Corroborating him, the Vice President, Nigerian Institute of Building (NIOB) , Builder Kunle Awobodu, said: “This is going to create crisis in the construction sector and bad blood between clients and contractors, as developers will make claims for fluctuations.

“Invariably, it will lead to upward reviews of contract sums. New and on-going projects will be delayed until there is agreement on the contract variations. It can also expedite construction activities because of the anticipation of further increase.”

Now that the country is at the cross roads, experts are of the view that it is high time the nation adopted creative and innovative ways of building its homes.

A frontline structural engineer, Elder Rufus Bambola Akinrolabu, said the way out of the wood is to look at alternative building materials, saying “The adaptation and use of locally sourced building materials and components is not a reason good enough to bring down the cost of a house.”

He explained that factors such as good and economic building; design; efficient production systems; competitive pricing of input; site production of most components of building; good construction management; adoption of tested cost-saving technologies of building that can reduce the cost of the foundation work; walling and wall finish; flooring and floor paving works, roof cladding and roofing structure are jointly capable of drastically bringing down costs of building a house.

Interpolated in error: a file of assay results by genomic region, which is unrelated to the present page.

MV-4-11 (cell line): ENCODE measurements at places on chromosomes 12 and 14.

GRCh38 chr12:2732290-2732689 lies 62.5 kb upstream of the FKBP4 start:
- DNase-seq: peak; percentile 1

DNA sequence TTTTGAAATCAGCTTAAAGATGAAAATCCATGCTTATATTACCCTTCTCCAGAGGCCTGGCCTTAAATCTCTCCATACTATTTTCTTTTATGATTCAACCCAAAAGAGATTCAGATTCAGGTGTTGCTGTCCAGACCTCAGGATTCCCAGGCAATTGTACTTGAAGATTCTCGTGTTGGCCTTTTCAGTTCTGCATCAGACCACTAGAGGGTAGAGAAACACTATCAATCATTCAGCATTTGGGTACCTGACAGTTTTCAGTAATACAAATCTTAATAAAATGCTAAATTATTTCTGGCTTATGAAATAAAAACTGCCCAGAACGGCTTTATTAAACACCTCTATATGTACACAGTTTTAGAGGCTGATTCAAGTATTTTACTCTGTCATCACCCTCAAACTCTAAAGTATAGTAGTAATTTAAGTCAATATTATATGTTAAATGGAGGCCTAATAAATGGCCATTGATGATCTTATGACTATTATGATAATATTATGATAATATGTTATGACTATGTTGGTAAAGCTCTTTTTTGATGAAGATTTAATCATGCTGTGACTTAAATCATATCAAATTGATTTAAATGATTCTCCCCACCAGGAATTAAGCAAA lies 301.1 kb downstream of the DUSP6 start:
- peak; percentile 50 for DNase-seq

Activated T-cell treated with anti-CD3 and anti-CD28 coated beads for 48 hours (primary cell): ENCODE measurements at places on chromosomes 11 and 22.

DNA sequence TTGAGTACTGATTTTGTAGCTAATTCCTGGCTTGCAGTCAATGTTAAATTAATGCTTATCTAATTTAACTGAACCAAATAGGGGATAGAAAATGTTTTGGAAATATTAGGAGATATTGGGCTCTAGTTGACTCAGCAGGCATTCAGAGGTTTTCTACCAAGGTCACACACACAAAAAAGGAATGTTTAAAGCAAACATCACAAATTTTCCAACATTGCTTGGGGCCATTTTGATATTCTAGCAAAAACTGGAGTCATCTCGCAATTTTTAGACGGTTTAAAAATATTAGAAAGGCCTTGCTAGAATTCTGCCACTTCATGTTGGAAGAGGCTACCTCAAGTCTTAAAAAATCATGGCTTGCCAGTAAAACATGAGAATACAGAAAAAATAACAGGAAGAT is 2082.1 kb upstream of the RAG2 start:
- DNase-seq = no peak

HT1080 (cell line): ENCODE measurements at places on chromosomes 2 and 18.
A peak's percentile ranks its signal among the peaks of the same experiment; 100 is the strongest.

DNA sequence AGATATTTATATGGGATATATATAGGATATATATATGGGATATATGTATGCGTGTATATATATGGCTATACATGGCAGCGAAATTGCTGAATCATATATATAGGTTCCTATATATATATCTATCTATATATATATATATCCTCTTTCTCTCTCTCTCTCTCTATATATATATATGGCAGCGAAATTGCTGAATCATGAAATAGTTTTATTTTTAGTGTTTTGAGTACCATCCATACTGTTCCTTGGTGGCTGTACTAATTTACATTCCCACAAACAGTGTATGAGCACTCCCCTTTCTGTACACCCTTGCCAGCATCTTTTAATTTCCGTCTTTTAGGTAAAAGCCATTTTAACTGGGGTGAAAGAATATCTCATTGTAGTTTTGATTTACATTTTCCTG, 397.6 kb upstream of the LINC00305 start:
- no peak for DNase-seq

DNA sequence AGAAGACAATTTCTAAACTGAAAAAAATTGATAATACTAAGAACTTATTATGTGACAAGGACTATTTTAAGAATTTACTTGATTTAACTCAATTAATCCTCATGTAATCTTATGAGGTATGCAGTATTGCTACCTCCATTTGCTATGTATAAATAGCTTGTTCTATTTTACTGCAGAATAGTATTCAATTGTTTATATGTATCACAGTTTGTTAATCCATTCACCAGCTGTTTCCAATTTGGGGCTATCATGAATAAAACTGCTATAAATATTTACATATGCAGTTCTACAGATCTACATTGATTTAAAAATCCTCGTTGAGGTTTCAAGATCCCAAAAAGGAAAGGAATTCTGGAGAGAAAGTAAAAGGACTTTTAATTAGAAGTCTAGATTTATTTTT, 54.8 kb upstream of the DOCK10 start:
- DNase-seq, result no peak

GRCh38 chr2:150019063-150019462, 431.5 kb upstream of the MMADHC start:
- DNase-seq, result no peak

Akinrolabu posited that, “Talking about site production of most components of building and adoption of tested cost-saving technologies in building, my innovation comes handy and this is building with local materials as alternative to the conventional ways of building.”


The difference he explained is that while the conventional way is when blocks are made from cement and laid with same, saying with the alternative, which has laterite soil as the main component is also used to make bricks, except in cases where cement are used to stabilise the bricks.


As the nation mulls policy to may bid farewell to mud houses, he added that the method is cheaper and more economical, pointing out that, “Laterite soil, the main material used in making bricks, is often cheaply found in any market centre in Nigeria. Houses built with laterite soil are durable, aesthetically pleasant, cool in hot weather and warm in cold weather. And the production technique is easy to learn and be produced on the building site using cheaper local labour.”


Akinrolabu said with a budget as low as N2.5 million one can build a modest house in the city suburb, informing that, “If you must build a house with between N2.5million and N3million, you must know that you can’t acquire land in the city. You have to go to the outskirts where you can get a plot of land or half for between N300, 000 and N500, 000.


“For a two-bedroom flat consisting a sitting room, dining room, kitchen, store, toilet and bathroom, Akinrolabu estimated that the foundation would require about 40 bags of cement, four loads of granite, three loads of sharp sand and about 420 pieces of nine-inch sandcrete blocks at a cost of about N400,000.


“A unit of two-bedroom house, including preliminary work, foundation, lintel, beams and columns, doors, windows and lock fixing, plastering, painting, electrical works, plumbing and sanitary wares will cost about N2.8million.”


To those that care to listen and have a roof over their heads, he said, “I use laterite in my building projects and I recommend it to whoever wants to save cost in building his house. The number of those who sleep under bridges is swelling. Those who are tenants, for sure, far outnumber those who are landlords. Even some tenants, one way or the other, find themselves homeless at some point. It is either that the landlord has evicted them, or that their building has collapsed.”

Source : Leadership